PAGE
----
While there is such confusion and ignorance around Social Care and Independent Living it is hard to see how progressive proposals for the future will get a fair hearing. Our push for a Human Rights perspective is undermined by the policies of the different actors involved. It is clear that people are still confused as to why disabled activists don’t trust local authorities and health service providers. From their experience disabled people understand just how oppressive current ideologies and practices (as well as those potentially in the pipe-line) frequently are. They also know that their own knowledge and solutions are too often marginalised or ignored altogether.

Many decent people remain confused as to why the agenda for the integration of Health and Social Care structures is so dangerous and oppressive. For decades, disabled people and their organisations have fought against the medicalisation of their lifestyles. They view the integration of services, culture, and planning based on such medicalisation as turning the clock back. Disabled people’s organisations have a wealth of material, knowledge and experience that can be drawn upon to develop democratic structures, policies and practice which is capable of delivering good quality services to all communities.

We are all for ’shifting the centre of gravity’ by placing people at the centre of decision-making with the capacity of agenda setting. This is why we favour new independent national and local structures that would change how health, local authorities, voluntary sector, and service user groups worked together to co-produce community-based services with an emphasis on independent living. The core values of this approach are to be found within Article Nineteen of the United Nations Convention on the Rights of Disabled People.

It is important to recognise the ageism and disablism within current practice of both Health and Social Care services. Many people over fifty-five develop impairments or chronic ill health, but because this is ‘naturalised’ as part of the ageing process and dominant ideas about ‘disability’ are oppressive, most older people shun being viewed as ‘disabled’. Employing the social approach towards disability, we can see how by approaching disability as being ‘imposed social restrictions on top of the experience of impairment’, the majority of older people are being ‘disabled’ by inadequate and inappropriate service provision which often includes unnecessary institutionalisation. The coronavirus pandemic has exposed the eugenic undercurrent in existing policies and practices. Disabled people’s organisations believe that addressing health care, personal support and social support has to be done through considering people’s lifestyles and encountered barriers and not simply through the ambiguous lens of ‘well-being’. Over the last two years by working within Act 4 Inclusion we have advanced a new vision which adopts an eco-social approach towards building a transformative way of providing services, enriching communities, and promoting sustainability, choice and control over own lives.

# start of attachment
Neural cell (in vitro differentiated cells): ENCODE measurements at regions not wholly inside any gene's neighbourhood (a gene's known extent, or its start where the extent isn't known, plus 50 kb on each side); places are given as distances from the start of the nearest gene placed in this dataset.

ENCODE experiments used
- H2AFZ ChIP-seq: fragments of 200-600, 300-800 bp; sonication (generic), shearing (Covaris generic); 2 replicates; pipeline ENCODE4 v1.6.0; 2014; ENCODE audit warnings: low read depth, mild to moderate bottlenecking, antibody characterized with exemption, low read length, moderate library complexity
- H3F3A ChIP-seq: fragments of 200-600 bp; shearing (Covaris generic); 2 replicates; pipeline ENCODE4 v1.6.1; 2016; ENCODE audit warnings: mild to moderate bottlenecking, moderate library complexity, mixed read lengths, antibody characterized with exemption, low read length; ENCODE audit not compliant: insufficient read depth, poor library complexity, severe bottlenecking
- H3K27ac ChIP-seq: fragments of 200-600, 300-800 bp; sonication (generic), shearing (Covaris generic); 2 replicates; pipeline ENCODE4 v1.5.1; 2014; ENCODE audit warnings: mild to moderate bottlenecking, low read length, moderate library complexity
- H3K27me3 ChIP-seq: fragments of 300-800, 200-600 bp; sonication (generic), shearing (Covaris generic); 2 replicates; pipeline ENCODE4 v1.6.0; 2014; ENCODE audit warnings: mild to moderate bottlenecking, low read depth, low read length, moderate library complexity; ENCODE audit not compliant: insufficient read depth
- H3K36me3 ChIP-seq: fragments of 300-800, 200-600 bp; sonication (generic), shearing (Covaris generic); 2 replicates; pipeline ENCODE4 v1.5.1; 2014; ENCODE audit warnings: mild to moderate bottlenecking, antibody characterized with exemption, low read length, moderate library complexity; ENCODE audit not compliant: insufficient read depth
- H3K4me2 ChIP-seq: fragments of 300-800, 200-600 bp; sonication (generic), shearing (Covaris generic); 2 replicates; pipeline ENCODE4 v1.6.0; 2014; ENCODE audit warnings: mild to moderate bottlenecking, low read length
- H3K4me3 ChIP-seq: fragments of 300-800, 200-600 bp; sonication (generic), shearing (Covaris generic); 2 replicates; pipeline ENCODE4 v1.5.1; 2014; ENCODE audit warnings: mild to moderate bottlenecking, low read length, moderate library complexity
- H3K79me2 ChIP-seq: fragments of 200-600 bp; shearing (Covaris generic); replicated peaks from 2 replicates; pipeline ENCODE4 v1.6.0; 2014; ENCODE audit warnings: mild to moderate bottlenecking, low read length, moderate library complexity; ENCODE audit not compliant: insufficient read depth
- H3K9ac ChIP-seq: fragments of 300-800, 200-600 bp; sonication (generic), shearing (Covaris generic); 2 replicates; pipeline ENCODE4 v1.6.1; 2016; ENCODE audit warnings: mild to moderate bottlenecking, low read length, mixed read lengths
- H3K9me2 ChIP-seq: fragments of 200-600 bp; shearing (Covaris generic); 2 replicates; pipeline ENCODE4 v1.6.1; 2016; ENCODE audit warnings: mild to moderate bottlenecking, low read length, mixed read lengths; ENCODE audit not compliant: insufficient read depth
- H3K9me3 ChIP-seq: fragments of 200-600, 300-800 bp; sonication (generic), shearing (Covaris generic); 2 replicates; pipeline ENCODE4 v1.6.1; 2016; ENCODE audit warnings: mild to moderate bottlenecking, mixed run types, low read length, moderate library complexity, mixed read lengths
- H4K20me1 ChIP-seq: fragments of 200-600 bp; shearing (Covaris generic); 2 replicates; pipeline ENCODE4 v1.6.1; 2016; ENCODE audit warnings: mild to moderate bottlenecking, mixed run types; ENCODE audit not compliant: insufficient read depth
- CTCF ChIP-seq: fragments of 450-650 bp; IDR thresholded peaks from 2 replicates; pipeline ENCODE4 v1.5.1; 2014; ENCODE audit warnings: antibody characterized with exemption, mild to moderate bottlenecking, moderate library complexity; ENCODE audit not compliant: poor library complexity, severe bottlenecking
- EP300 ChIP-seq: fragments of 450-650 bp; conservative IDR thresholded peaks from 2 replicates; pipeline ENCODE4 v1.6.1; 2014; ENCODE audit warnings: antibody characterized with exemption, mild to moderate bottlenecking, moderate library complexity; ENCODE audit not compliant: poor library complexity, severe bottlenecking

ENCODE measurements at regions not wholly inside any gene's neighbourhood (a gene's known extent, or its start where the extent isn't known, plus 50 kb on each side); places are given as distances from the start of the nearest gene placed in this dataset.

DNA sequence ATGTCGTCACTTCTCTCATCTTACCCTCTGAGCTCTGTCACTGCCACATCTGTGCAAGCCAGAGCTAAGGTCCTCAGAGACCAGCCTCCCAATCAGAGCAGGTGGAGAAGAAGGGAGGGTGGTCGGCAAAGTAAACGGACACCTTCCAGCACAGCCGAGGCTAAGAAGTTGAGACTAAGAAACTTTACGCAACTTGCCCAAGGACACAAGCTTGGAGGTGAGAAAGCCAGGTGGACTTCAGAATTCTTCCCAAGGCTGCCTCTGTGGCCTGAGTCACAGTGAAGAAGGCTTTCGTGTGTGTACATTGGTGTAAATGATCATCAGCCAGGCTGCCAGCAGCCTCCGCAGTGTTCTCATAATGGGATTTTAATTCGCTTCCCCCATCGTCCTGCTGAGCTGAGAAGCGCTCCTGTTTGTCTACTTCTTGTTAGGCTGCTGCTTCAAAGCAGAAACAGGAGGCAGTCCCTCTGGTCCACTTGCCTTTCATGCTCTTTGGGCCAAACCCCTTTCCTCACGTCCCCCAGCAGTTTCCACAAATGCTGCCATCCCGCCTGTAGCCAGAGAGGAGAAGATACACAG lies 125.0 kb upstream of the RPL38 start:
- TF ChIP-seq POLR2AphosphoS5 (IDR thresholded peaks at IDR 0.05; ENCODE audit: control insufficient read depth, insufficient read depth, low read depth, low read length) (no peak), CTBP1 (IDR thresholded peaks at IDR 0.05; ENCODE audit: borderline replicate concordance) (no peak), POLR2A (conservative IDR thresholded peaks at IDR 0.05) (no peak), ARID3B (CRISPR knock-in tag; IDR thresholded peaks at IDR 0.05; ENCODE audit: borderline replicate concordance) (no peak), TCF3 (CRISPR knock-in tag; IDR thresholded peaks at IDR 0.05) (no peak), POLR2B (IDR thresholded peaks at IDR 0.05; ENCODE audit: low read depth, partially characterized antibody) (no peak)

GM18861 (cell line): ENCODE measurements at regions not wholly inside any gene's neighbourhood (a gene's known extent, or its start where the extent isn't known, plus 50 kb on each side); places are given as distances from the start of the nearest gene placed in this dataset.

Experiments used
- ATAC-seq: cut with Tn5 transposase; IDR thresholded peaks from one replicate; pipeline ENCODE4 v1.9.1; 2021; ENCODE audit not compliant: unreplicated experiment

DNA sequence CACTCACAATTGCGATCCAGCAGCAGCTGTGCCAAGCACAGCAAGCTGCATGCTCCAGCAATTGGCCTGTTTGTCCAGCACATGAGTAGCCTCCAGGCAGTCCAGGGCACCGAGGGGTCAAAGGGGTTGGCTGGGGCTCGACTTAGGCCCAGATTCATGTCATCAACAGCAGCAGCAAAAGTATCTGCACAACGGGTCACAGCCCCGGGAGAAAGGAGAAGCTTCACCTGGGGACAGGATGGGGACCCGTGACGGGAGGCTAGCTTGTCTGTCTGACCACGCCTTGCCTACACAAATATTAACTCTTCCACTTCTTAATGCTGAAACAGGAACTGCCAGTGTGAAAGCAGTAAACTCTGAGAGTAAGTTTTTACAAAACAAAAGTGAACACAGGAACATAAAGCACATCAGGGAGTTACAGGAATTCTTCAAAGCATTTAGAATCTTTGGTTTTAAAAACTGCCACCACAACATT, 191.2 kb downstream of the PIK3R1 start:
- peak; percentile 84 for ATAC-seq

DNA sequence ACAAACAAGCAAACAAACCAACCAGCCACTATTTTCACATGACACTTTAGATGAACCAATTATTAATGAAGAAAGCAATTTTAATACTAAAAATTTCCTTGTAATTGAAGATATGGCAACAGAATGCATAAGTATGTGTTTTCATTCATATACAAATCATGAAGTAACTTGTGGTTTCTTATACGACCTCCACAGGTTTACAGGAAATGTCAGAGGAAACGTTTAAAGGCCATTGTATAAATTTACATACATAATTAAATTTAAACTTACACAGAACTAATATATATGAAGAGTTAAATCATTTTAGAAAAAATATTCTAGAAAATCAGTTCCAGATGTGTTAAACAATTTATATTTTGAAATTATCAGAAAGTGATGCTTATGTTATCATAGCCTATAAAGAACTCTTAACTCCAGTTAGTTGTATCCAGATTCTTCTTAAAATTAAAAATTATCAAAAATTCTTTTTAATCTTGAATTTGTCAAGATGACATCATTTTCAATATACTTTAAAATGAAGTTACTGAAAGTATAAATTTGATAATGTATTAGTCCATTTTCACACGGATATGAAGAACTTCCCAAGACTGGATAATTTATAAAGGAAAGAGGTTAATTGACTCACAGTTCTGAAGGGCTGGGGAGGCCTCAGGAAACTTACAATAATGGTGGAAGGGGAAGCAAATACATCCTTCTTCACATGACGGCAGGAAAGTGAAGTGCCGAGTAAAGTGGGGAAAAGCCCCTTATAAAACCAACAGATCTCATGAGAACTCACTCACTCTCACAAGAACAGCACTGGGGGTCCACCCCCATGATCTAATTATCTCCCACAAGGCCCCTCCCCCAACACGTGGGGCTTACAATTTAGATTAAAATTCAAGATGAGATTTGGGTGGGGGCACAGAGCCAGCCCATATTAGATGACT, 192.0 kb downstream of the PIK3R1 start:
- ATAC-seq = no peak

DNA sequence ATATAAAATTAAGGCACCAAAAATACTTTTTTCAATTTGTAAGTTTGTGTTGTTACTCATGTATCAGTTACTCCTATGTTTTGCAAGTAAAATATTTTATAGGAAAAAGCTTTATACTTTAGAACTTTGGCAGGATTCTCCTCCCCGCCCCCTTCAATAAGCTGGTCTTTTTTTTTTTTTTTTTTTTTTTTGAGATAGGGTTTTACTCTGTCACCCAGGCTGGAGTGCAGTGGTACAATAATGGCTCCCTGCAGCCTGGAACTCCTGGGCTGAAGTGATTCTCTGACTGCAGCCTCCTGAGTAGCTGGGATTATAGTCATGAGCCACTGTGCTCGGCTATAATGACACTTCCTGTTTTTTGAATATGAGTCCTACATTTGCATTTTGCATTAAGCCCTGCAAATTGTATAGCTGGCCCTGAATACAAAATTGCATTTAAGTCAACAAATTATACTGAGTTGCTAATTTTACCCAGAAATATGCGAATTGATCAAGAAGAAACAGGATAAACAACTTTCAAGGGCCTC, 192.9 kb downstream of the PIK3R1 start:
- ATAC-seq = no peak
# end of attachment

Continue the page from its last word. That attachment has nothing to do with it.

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Bob Williams-Findlay has been a leading disability activist in Britain for thirty years appearing on TV and being a keynote speaker at numerous conferences. He has written numerous articles on Disability Politics and Social Oppression.